Cereal rye cover crop effects on soil physical and chemical properties in southeastern Indiana
Cover crops are growing in popularity in the Midwest, although questions remain about how to include them most effectively in a corn-soybean ( Zea mays L. - Glycine max L.) rotation. This study was conducted to determine the effects of cereal rye ( Secale cereale L.) on soil bulk density and water retention, soil organic carbon, soil nitrogen, and water stable aggregate mean weight diameter after four years of cover crop growth and the effects on soil moisture over a five year period. The study was conducted at the Southeast Purdue Agricultural Center (SEPAC) on silt loam soils. A 14 hectare field was laid out in a split plot design with four blocks of four treatments in each block for a total of sixteen plots. Treatments were corn with cereal rye, corn with no cover, soybean with cereal rye, and soybean with no cover, all four treatments every year, with the corn and soybeans alternating yearly. The field site was established in the spring of 2011 and baseline samples were taken in the summer of that year before the first establishment of the cover crop in fall 2011. Measurements were taken at 0-10, 10-20, 20-40, and 40-60 cm depth intervals in 2011 and 2015 for bulk density, water retention, soil organic carbon, total soil nitrogen, and aggregate stability. Soil moisture and temperature were measured at five minute intervals from 2011-2016 at 10, 20, 40, 60, and 100 cm depths. After four years of a cereal rye cover crop, wet soil aggregate mean weight diameter increased 55% when compared to the no cover control in the 0 to 10 cm depth and 29% in the 10 to 20 cm depth. Bulk density, water retention, soil organic carbon, and total soil nitrogen showed no change between cover crop treatments. Differences in soil moisture were detected throughout the year but further analysis is needed to fully quantify the effects of the cover crop as results were mixed throughout the time periods analyzed. Overall, in the early spring before cash crop planting, cereal rye either had significantly lower soil moisture or had no effect on soil moisture compared to no cover, while during the cash crop growing season in the 40 and 60 cm depths five of eight plot pairs showed relatively higher soil moisture and three of eight plot pairs showed lower soil moisture with cereal rye than with no cover. Cereal rye can be an effective soil conservation tool, protecting the soil surface from erosive forces, taking up excess nutrients at the end of a growing season, and helping feed soil microbes during a typically fallow period, but some of the improvements it has been reported to make may require a longer time period to change than the years included in this study.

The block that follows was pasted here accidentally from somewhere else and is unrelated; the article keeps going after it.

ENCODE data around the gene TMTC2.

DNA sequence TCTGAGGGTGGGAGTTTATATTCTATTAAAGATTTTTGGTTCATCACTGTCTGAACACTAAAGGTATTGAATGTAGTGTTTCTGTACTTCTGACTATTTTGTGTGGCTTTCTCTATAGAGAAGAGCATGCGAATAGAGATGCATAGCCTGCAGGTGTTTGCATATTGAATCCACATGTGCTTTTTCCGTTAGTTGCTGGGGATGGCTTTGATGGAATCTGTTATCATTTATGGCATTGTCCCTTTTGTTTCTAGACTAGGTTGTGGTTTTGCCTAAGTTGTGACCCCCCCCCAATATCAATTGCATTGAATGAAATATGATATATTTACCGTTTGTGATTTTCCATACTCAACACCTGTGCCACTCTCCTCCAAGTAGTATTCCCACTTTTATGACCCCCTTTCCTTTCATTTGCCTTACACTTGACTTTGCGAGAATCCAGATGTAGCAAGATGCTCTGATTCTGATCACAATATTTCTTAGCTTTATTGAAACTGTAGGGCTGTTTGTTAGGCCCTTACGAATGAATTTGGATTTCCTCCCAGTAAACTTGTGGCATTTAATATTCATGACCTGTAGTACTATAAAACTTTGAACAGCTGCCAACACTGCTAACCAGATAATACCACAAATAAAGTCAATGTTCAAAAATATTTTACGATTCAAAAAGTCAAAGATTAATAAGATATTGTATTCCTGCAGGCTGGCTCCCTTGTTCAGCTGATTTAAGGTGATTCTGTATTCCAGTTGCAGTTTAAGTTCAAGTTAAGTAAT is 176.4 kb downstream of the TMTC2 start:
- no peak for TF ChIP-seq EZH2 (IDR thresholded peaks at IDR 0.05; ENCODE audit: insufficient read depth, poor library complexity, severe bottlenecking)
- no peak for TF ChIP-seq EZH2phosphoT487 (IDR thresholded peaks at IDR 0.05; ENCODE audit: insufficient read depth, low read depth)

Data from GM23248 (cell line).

Kladivko, Purdue University.
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